Welcome to the final instalment of our three-part blog series on first-party fraud.
In the first of this blog series, we covered what first-party fraud is, the different types of first-party fraud, and how rising interest rates and inflation could contribute to a growing prevalence of first-party fraud. In the second blog, we revealed what first-party fraudsters look like in Australia today.
To recap, first-party fraud is a form of fraud where an individual omits key information such as debt or liabilities when making a loan application with a financial institution, onboarding to a telecommunications business, or any other service provider. It sits separately from most types of financial fraud because it often doesn’t involve the exploitation or stealing of identity details.
The fraudster in question is the genuine holder of the identity credentials and is usually just a ‘regular’ member of the community making false representations.
Other times, however, first-party fraud can be carried out by an informal group looking to capitalise on weaknesses in an onboarding or transactional system.
For businesses such as financial institutions, telecommunications providers and gambling agencies fraud prevention and fraud analytics are two key tools that can be used to prevent and combat first-party fraud. Recent research conducted by GBG in a new report, The Evolution of First Party Fraud in Australia, surveyed 1,008 Australian consumers on their attitudes towards truthfulness in the loan application process.
Whilst first-party fraud is not a novel concept or challenge, it is likely to undergo significant evolutions in the next 12 months as financial pressures mount nationwide. Although 89% of Australians said they are unchanged or less likely to omit a debt or liability in an upcoming application, the minority that are likely to commit first-party fraud is not a negligible amount.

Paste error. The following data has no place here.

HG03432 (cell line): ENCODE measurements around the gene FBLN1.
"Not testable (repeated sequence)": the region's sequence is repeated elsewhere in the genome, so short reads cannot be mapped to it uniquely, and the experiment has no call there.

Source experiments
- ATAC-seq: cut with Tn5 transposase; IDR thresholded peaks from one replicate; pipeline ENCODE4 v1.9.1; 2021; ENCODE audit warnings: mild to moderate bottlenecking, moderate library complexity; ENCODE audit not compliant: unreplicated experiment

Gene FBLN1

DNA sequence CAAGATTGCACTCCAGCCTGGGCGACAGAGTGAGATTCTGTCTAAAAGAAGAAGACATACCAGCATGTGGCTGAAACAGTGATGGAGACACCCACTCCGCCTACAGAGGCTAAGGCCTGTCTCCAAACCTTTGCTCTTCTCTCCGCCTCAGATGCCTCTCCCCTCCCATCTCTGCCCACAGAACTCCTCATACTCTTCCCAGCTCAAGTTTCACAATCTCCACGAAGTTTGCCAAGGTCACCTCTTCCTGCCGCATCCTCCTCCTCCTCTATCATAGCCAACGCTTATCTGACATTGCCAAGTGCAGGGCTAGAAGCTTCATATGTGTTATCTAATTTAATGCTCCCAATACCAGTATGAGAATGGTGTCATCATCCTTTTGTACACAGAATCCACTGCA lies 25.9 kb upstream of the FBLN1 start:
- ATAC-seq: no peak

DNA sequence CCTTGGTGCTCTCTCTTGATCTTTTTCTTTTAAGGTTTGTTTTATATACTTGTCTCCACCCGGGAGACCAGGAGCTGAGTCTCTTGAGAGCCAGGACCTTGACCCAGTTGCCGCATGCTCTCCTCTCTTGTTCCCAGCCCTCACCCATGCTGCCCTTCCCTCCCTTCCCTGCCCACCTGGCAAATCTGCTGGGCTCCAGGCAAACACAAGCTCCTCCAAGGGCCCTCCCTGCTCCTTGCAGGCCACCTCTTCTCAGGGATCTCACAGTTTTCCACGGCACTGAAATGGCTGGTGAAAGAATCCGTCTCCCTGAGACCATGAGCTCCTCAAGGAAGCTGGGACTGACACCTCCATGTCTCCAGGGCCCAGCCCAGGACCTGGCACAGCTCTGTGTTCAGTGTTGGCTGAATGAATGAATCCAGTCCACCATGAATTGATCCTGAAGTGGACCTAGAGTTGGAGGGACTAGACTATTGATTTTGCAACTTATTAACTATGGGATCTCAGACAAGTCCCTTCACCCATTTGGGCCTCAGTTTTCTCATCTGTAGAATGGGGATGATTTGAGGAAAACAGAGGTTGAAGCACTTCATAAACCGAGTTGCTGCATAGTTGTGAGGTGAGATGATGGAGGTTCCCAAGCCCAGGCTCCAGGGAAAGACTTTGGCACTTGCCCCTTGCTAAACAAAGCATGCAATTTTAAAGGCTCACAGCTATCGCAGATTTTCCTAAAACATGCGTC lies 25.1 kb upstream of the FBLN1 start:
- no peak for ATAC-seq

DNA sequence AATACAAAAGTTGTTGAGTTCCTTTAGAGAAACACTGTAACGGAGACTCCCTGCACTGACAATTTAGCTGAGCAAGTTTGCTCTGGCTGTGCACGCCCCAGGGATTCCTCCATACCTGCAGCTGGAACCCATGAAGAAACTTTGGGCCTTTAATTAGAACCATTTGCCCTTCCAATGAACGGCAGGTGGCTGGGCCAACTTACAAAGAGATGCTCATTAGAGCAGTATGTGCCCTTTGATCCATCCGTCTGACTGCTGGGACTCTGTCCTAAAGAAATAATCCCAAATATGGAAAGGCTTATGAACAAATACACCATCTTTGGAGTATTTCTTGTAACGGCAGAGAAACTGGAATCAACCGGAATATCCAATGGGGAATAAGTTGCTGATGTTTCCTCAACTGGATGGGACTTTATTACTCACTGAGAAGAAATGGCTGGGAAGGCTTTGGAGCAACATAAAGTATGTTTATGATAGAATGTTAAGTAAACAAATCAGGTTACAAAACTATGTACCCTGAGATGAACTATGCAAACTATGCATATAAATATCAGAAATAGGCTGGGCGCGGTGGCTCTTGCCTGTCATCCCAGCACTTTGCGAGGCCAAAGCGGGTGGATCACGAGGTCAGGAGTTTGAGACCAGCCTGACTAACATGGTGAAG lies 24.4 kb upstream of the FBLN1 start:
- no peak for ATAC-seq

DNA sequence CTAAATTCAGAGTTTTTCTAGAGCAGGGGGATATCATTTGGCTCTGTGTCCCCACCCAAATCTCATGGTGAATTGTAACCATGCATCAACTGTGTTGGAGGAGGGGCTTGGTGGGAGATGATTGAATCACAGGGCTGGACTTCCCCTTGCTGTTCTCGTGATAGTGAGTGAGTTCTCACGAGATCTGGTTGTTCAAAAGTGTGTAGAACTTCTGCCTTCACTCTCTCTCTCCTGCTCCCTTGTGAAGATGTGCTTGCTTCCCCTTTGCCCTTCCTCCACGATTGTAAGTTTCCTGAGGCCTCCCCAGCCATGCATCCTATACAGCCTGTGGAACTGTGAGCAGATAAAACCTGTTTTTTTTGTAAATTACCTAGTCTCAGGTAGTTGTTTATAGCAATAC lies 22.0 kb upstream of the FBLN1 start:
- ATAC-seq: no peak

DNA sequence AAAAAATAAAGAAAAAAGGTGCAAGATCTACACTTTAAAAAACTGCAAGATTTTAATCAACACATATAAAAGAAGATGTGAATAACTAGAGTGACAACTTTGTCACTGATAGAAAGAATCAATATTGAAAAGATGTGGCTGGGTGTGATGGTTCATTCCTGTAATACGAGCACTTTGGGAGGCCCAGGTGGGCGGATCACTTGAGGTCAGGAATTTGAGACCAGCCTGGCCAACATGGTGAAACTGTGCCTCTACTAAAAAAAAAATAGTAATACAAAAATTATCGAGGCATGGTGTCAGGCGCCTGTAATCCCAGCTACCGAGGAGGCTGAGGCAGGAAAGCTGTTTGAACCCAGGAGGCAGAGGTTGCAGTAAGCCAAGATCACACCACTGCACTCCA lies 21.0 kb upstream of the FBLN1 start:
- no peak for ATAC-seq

Financial institutions and telecommunications providers can and must proceed with both vigilance and compassion to protect the interests of its customers when it comes to first-party fraud. Whilst not a new phenomenon, institutions need to take heed of the extraordinary economic trends that can and will influence how different types of financial fraud evolve — and adapt their security measures accordingly.
How do you know if your business has been a victim of first-party fraud?
The interesting thing about first-party fraud is that it is less insidious than other types of financial crime. Industries such as financial institutions or telecommunications providers are challenged with a set of consumers who might mean no intentional harm to themselves or others, but underestimate or misunderstand the impact of telling ‘white lies’ on their applications.
As such, businesses need to find a way of detecting and responding to these incidents in ways that quickly resolve misunderstandings, while not pushing away legitimate customers in the future.
Because first-party fraud represents a situation where the actual account holder or identity owner is also the bad actor committing the fraud, it can be tricky to identify such fraud upfront. That is why implementing end-to-end fraud detection platforms is the best way to have access to real-time detection and decisioning across the customer journey.
What can a business do to prevent first-party fraud?
One of the most robust forms of preventing first-party fraud is to combine fraud and anti-money laundering initiatives to combat all threats, whilst maintaining the level of compliance required to protect legitimate customers.
GBG’s layered data intelligence in its application fraud product suite orchestrates solutions against complex kinds of application fraud. These strong layered defences, underpinned by machine learning, evolve alongside increasingly sophisticated application fraud typologies.
Some specific fraud prevention strategies and technology solutions include a three-pronged approach to assess, reduce, and prevent.
Businesses should also consider:
Finally, a key preventative step businesses can take is better communication with and education for their customers about the seriousness of first-party fraud and the damaging implications for individuals who lie in applications or in the onboarding process.
Taking a proactive and preventative approach to fraud will help mitigate risk while also enabling businesses to deliver customer-centric digital experiences, as growing financial pressures continue to influence financial decision-making across different industries.
To find out more about how GBG can help your organisation address the growing complexity of fraud, visit https://www.gbgplc.com/apac/application-fraud/
To read the full GBG report, “The Evolution of First Party Fraud in Australia,” visit https://www.gbgplc.com/apac/fraud-compliance-management/evolution-of-first-party-fraud-in-australia/
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